In order for your core to function well you need your ribcage to be stacked on top of your pelvis.  This is best done with your spine straight and not curved forward.  To do this during breastfeeding you need to focus on bringing the baby up to the breast, keeping a straight spine, and not the breast down to the baby which causes a curved spine.  Pillows are your friends to help make this happen.

 There are many other components to a good functioning core that I discuss in my online course Confidence in your Core, Pelvic Floor and More.  There’s a whole section on breastfeeding and everything you need to know in how to restrengthen your core safely and effectively. 

 When your body is weak after birth a side lying position for breastfeeding can be the most effective way to keep excessive strains off your body.  Just make sure your head is well supported in as neutral of a position as possible once you have the baby latched onto the breast.  Propping up on one elbow for long periods of time puts strain on your neck and wrist. 

The other big problem with breastfeeding is the strain it can put on your neck.  For smaller breasted people you really have to crane your neck down to be able to see your baby’s latch.  Even just looking down so much at your baby, whether feeding them or not, your head and neck muscles get out of balance.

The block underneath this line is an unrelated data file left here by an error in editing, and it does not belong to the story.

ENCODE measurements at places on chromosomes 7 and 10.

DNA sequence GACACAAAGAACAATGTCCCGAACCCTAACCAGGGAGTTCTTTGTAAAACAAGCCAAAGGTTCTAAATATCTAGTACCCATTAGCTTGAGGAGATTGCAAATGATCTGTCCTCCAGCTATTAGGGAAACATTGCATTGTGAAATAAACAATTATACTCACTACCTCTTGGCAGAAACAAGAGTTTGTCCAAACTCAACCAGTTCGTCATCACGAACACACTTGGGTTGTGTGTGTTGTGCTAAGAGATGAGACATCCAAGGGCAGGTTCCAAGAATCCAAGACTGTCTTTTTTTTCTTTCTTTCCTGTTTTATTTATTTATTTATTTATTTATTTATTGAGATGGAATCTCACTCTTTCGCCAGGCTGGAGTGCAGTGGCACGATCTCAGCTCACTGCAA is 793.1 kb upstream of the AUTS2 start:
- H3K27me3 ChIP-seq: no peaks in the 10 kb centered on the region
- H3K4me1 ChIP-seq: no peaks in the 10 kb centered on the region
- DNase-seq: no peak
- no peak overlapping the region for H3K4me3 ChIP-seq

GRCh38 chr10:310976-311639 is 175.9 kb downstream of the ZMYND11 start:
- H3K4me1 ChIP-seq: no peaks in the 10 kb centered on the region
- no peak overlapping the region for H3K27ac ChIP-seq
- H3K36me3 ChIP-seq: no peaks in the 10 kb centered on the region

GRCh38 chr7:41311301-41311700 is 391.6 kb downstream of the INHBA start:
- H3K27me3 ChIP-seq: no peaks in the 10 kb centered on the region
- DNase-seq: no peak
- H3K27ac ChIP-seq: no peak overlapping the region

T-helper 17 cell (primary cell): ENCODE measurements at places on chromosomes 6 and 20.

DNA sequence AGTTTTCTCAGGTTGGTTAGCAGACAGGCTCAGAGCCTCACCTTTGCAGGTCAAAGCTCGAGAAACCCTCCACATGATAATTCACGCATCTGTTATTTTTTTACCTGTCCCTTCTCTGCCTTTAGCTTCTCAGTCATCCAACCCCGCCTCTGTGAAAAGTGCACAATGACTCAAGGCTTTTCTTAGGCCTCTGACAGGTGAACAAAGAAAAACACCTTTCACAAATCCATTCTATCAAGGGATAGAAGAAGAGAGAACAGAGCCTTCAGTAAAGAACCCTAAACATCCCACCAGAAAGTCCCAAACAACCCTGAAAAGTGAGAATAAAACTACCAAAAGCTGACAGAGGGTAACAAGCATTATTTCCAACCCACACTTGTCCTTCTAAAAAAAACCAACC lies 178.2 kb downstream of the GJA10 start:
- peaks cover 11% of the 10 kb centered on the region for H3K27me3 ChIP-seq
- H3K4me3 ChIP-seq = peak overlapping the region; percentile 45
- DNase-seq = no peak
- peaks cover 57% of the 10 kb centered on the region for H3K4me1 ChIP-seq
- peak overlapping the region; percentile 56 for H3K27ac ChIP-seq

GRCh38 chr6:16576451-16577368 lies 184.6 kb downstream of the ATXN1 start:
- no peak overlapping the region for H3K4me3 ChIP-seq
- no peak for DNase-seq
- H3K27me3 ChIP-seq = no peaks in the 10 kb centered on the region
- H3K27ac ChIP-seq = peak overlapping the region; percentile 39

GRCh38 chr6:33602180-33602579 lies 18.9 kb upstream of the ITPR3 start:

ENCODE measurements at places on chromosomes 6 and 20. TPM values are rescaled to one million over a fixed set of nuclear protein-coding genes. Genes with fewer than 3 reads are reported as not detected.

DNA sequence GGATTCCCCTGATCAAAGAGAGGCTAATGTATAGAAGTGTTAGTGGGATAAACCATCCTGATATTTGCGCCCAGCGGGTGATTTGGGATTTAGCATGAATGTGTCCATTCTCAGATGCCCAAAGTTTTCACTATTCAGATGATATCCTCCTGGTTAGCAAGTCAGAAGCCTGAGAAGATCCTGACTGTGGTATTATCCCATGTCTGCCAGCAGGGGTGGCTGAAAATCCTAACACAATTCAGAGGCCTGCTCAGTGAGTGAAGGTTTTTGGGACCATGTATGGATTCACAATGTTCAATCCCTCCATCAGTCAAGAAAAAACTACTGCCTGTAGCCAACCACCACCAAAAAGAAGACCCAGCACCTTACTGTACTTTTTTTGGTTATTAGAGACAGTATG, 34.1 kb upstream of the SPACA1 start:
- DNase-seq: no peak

The head is like a suspension bridge. The muscles in the front and the back need to be in balance for the head to stay happy in the middle.  Too much looking down causes the anterior neck muscles to get tight and lengthens the posterior muscles.  This can cause an ache or knot in the muscles of your neck and shoulders.  The tendency is to want to stretch where the pain is, but this is not helpful.  The problem lies in the front and stretching the anterior neck muscles can help the pain in the back of the neck and shoulders.  

To stretch the front of the neck, look up to the ceiling but do it in a way that doesn’t cause your head to collapse in on your spine.  Do it so that your spine elongates as you look up and your head goes backwards.